As more states legalize cannabis for medicinal and recreational purposes, so too grows the need to understand the nuances of serving clients in the cannabis industry.
Cannabis industry clients present all of the same risks as clients in other industries, coupled with risks unique to this growing industry.
CPAs who work with cannabis industry clients must construct rock solid risk management practices. The guidelines must be rooted in stringent client acceptance and retention criteria, detailed engagement letters, and high documentation standards. A deep understanding of applicable state and federal regulations regarding the industry is also required.
Here we will discuss the benefits of serving this emerging industry, the inherent risk involved, and the best risk management practices for managing clients in the marijuana industry.
Reasons to work with marijuana-related businesses and professionals
Including the cannabis industry on your client list is a great way to expand your practice. The industry is in its infancy and relies heavily on legal, financial, and accounting professionals. Public opinion polls show a growing acceptance of the industry. As of November 2018, 33 states have legalized medicinal marijuana use and 10 states have legalized recreational marijuana.
Cannabis clients are not without risk
Because cannabis is still classified as a Schedule 1 illegal substance under federal law, there are risks to CPA firms that service clients in the industry. If CPAs are not diligent with their risk mitigation procedures with cannabis clients, they are exposed to:
- Criminal prosecution
- Civil recovery liability
- Ethical violations of professional boards and associations
Firms that work with marijuana-related businesses must also consider the potential damage to their reputation, especially if serving other clients who oppose it. While cannabis-based businesses are becoming more accepted, you may alienate other clients who are opposed to the industry. While these risks may seem drastic, proper risk mitigation techniques can reduce the likelihood of these damages.
Practice basic risk management on the intake
Good risk management is based on avoiding claims and lawsuits and having insurance protection in place if trouble arises. CPAs should practice quality risk management with all of their clients, but the need is particularly strong with cannabis-related businesses. Thorough intake interviews offer CPAs the first line of defense when it comes to professional and legal liability.
CPA firms should thoroughly vet potential clients with a well-established intake procedure. An intake interview gathers information about the client and informs the client of your services.
The best interviews are conducted in person with the principals of the company. Look for them to demonstrate a thorough understanding of local and state laws governing the cannabis industry, whether they have sought legal advice, and the short and long-term goals of their company.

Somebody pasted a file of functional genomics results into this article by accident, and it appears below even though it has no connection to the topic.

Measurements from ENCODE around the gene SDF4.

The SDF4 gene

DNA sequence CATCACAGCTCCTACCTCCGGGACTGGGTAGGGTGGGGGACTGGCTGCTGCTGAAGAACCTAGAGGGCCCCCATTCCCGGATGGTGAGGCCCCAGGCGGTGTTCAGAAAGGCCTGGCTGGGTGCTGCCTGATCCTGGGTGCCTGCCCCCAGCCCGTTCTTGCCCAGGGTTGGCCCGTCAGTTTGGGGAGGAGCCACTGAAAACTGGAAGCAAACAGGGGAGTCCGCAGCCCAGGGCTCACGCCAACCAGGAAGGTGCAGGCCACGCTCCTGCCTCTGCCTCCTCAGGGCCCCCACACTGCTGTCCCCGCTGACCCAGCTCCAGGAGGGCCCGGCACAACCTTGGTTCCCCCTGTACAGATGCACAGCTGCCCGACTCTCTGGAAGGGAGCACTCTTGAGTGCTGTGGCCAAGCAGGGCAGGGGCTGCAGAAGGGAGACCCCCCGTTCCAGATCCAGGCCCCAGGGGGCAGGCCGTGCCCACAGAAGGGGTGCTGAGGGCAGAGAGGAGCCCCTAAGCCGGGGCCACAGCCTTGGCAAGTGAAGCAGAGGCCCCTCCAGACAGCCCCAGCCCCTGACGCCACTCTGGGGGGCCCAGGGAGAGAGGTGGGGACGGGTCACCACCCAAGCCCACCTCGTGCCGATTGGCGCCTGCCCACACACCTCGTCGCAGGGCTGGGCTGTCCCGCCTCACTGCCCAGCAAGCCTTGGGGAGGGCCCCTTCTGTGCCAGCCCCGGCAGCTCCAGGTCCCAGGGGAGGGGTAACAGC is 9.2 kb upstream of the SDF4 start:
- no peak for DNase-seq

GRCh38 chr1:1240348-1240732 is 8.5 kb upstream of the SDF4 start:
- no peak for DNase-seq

Although it has since been rescinded, the Cole Memorandum offers valuable guidelines for marijuana businesses. Make sure the potential client adheres to each aspect of the Cole Memo to minimize trouble with law enforcement.
At the very least, the client should:
- Have measures in place to prevent minors from accessing sales
- Comply with state laws
- Have no business dealing on federal property
- Have no contact or engagement with a criminal enterprise
A good intake interview will help to limit any surprises down the road. Complete both background and social media checks on the clients. You may also ask for banking records and copies of their SOPs.
Detailed engagement letters are among the most useful risk management tools
Along with thorough intake, detailed engagement letters are among the most accessible and helpful risk management tools available. An engagement letter should detail the scope of your services and define precisely the nature of the work you are completing for the client.
For example, the engagement letter should specify if you are providing a 280E analysis or assisting with financial projections.
For starters, include the following:
Fees, collection, and a stop work clause: Include your schedule of fees and collection terms in the engagement letter. Also, outline a stop work clause and the circumstances under which it would become effective. For example, your stop work clause may come into play if there is nonpayment of fees, if there is non-adherence to the Cole Memorandum, or if the partner relationship in their company deteriorates.
Dispute resolution: Include a process for dispute resolution. Arbitration or third-party mediation will protect the confidentiality of both parties and should be standard in your engagement letter.
The changing climate of the marijuana industry
CPAs continually find themselves on the edge of changing industries and regulations. Whether you choose to dive in and service the cannabis industry or remain focused on other clients is up to you. Either way, McGowan helps protect your firm from liability risks with the comprehensive CPAOnePro liability insurance package. If you would like to learn more about working with clients in the marijuana industry, consider watching this detailed CPA/Marijuana webinar or contact our experts.